First published in French in 1907, Henri Bergson’s L’évolution créatrice is a scintillating and radical work by one of the great French philosophers of the nineteenth and twentieth centuries. This outstanding new translation, the first for over a hundred years, brings one of Bergson’s most important and ambitious works to a new generation of readers.

    A sympathetic though critical reader of Darwin, Bergson argues in Creative Evolution against a mechanistic, reductionist view of evolution. For Bergson, all life emerges from a creative, shared impulse, which he famously terms élan vital and which passes like a current through different organisms and generations over time. Whilst this impulse remains as forms of life diverge and multiply, human life is characterized by a distinctive form of consciousness or intellect. Yet as Bergson brilliantly shows, the intellect’s fragmentary and action- oriented nature, which he likens to the cinematograph, means it alone cannot grasp nature’s creativity and invention over time. A major task of Creative Evolution is to reconcile these two elements. For Bergson, the answer famously lies in intuition, which brings instinct and intellect together and takes us “into the very interior of life.”

    A work of great rigour and imaginative richness that contributed to Bergson winning the Nobel Prize for Literature in 1927, Creative Evolution played an important and controversial role in the trajectory of twentieth-century philosophy and continues to create significant discussion and debate. The philosopher and psychologist William James, who admired Bergson’s work, was writing an introduction to the first English translation of the book before his death in 1910.

    This new translation includes a foreword by Elizabeth Grosz and a helpful translator’s introduction by Donald Landes. Also translated for the first time are additional notes, articles, reviews and letters on the reception of Creative Evolution in biology, mathematics, and theology. This edition includes fascinating commentaries by philosophers Maurice Merleau-Ponty, Georges Canguilhem, and Gilles Deleuze.

    Foreword Elizabeth Grosz

    Translator’s Introduction Donald A. Landes

    Creative Evolution, by Henri Bergson, translated by Donald A. Landes

    Bilingual Table of Contents


    1. On the Evolution of Life. Mechanism and Finality

    2. The Diverging Directions of Life: Torpor, Intellect, and Instinct

    3. On the Meaning of Life, the Order of Nature, and the Form of the Intellect

    4. The Cinematographic Mechanism of Thought and the Mechanistic Illusion. A Glance at the History of Systems. Real Becoming and False Evolutionism.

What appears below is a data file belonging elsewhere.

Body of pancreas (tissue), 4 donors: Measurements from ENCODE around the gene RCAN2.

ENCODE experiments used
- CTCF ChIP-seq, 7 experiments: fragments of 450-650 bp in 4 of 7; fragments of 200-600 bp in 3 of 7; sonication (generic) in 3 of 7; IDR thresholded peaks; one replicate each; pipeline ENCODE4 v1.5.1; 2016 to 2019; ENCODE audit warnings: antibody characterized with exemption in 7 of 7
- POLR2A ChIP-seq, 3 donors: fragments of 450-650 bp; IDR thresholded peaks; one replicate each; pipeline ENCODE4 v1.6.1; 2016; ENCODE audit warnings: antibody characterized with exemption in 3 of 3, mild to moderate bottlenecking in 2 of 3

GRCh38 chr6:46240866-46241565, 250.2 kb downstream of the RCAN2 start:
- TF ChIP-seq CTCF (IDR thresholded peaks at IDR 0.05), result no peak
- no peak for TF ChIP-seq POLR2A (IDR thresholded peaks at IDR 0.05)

Correspondence, Reception, and Commentaries


    1. Correspondence

    James–Bergson Correspondence (1907)

    Letter to H. Wildon Carr (1908)

    Letter to Florian Znaniecki (1911)

    2. Critical Reception in Biology

    Bergson and Le Dantec in Dialogue

    "Bergson’s Biology" (1907), by Félix Le Dantec, translated by Kathleen Hulley

    Letter to the Editor of Revue du mois (1907), by Henri Bergson

    Ruyer as Reader of Bergson

    "Bergson and the Ammophila Sphex" (1959), by Raymond Ruyer, translated by Tano S. Posteraro

    3. Critical Reception in Mathematics

    Bergson and Borel in Dialogue

    "The Evolution of Geometrical Intellect" (1907), by Émile Borel, translated by Kathleen Hulley

    "In Response to ‘The Evolution of Geometrical Intellect’" (1908), by Henri Bergson

    "Letter to the Editor of Revue de métaphysique et de morale" (1908), by Émile Borel

    4. Critical Reception in Theology

    Bergson and Tonquédec in Dialogue

    "Preface" (1912), by Joseph de Tonquédec

    "How Should We Interpret the Order of the World" (1908), by Joseph de Tonquédec

    Letter from Bergson to Joseph de Tonquédec (May 12, 1908)

    "Is Bergson a Monist?" (1912), by Joseph de Tonquédec

    Letter from Bergson to Joseph de Tonquédec (February 20, 1912)

    5. Notable Commentaries

    Canguilhem as Reader of L’évolution créatrice

    Commentary on the Third Chapter of L’évolution créatrice (1943), by Georges Canguilhem

    Merleau-Ponty as Reader of L’évolution créatrice

    "The Ideas of Bergson," from Merleau-Ponty’s Course on Nature at the Collège de France (1956–1957), by Maurice Merleau-Ponty, translated by Robert Vallier

    Deleuze as Reader of L’évolution créatrice

    "Lecture Course on Chapter Three of Bergson’s ‘Creative Evolution,’" by Gilles Deleuze, translated by Bryn Loban.

    Critical Apparatus

    Editorial Endnotes, by Arnaud François. Selected, translated, and edited by Donald A. Landes


    Works by Henri Bergson

    Bibliography of Works Cited by Bergson in L’évolution créatrice

    Additional Works Cited in Editorial Endnotes or Translator’s Notes